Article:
I can’t believe we are ready to discuss the fifth and final chapter of our book study!
If you missed any of the other posts, you can check them out here:
Chapter 5 is titled Managing the Effects of Toxic Stress and begins by comparing Healthy Stress vs Toxic Stress.
Adults AND children feel minor to moderate stress at times, such as an unfamiliar dog barking at us, or dealing with the first day of school. I’m about to start my 23rd year in just two weeks and I can tell you, I am always stressed leading up to the bell ringing. Once I’ve met everyone and gotten through the first few minutes, I’m fine. But I have never ever felt cool as a cucumber on the first day of school.
Our cortisol and stress level hormones rise, along with our blood pressure and heart rate, but they always return to a healthy baseline after the moment has passed.
Even when traumatic events happen, such as a death in the family or a natural disaster, children can recover if they have a strong network of positive relationships with adults who can help them cope and feel safe.
On the flip side, when children are faced with stressful events on a regular basis and they do not have the support from adults that they need, children can experience a toxic stress response.
My heart hurts just thinking about this, and several students are coming to my mind. Living in an unpredictable environment, whether it’s because of violence, addiction, abuse, neglect, chronic illness, systemic discrimination, poverty . . . whatever it is, it keeps children on high alert. They react with a fight, flight, or freeze response, even if the situation doesn’t call for it.
In other words, even if the teacher was giving constructive criticism, the child might take it as a put down. If someone accidentally bumps into them, they are ready to start a fight.
Ugh. I’ve seen this so many times in my career.
You guys, this was a hard chapter for me to read.
“The prolonged presence of elevated stress hormones in the body can harm children’s brains and other organs into adulthood, leading to increased long-term risks of physical and mental illnesses such as heart disease, substance abuse, and depression.”
But this is where we come in. Us. TEACHERS.
Healthy relationships with adults can prevent and even reverse some of the damage.
The Responsive Classroom approach is built on six pillars.
Provide an emotionally safe school and classroom
The book suggests starting the day with a morning meeting. Christina made such a cute freebie for all of us this week!!
This is such a great idea and really helps start the day off right. I love it! Grab your freebie HERE.
It’s recommended to provide a quiet time between busy activities, such as lunch or recess, or even a fun lesson.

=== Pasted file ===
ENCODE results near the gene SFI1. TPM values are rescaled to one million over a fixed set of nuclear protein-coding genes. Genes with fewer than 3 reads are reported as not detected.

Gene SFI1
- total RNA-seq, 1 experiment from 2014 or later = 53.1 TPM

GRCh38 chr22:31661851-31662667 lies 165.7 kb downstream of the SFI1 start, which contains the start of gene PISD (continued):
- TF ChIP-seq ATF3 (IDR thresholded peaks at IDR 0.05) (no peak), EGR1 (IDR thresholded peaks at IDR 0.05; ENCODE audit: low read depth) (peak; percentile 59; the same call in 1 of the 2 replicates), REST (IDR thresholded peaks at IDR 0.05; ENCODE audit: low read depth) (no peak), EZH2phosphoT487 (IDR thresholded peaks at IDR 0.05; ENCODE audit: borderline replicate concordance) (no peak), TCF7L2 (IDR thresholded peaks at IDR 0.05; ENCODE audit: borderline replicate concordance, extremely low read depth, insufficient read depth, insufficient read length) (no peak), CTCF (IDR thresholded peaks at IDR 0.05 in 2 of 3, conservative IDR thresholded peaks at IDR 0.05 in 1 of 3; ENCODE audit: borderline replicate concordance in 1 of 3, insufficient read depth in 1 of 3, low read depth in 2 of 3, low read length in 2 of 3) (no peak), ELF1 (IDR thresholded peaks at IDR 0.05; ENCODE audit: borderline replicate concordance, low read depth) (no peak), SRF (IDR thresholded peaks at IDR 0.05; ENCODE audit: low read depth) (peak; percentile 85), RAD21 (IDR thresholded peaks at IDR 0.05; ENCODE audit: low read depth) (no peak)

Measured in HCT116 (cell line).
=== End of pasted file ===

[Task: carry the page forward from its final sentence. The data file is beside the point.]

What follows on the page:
Also mentioned is what we’ve been talking about in the rest of the book – LISTEN. Be a good listener, ask open-ended questions to encourage students to express themselves, keep your body language open, demonstrate your trustworthiness, and make a comfortable space for the time-out spot.
I get a 45 minute duty-free lunch and rarely eat in the teacher’s lounge. (My team and I go out every Friday, though.) I eat in my room at lunch time so I can keep working, and I am here to tell you that I’ve been available for a few different students over the year who needed me.
There has been a knock on the door, and my first thought is who forgot their money, who forgot their water, what now, but when it’s a child crying their eyes out, holding onto me for dear life, begging to be comforted, and being barely able to breathe, I know I’m in the right place. It tears my heart out, I want to scream on their behalf because their six years on this planet have been filled with fear and pain and panic . . . but instead, I just hold them. I listen. They know they can count on me. They know I am a safe person. And that’s because I work on my relationships with my students. Over the last few years, I’ve completely changed my thought process when it comes to teaching.
If my kids’ social and emotional needs are not being met, then academics do not matter. First, I meet their social and emotional needs to the best of my ability. Then I teach.
This one is pretty self-explanatory. Although, I have known some teachers who do not feel that they have to respect their students. These teachers tend to think it’s my classroom, my rules, my way or the highway. Their kids are like little soldiers.
To me, it’s just plain sad!!
Respect goes beyond simple courtesy, although that’s important, too. Use reinforcing language – notice what students are doing well. Reinforce their strengths! And continue to use reminding language so that students know we believe in them.
Explicitly Teach Social and Emotional Skills
This section referred back to role-playing, being aware of a student struggling, heading misbehaviors off at the pass, and using logical consequences when necessary. The authors did admit that some of that might not work with a student experiencing toxic stress, which I appreciated because let’s get real.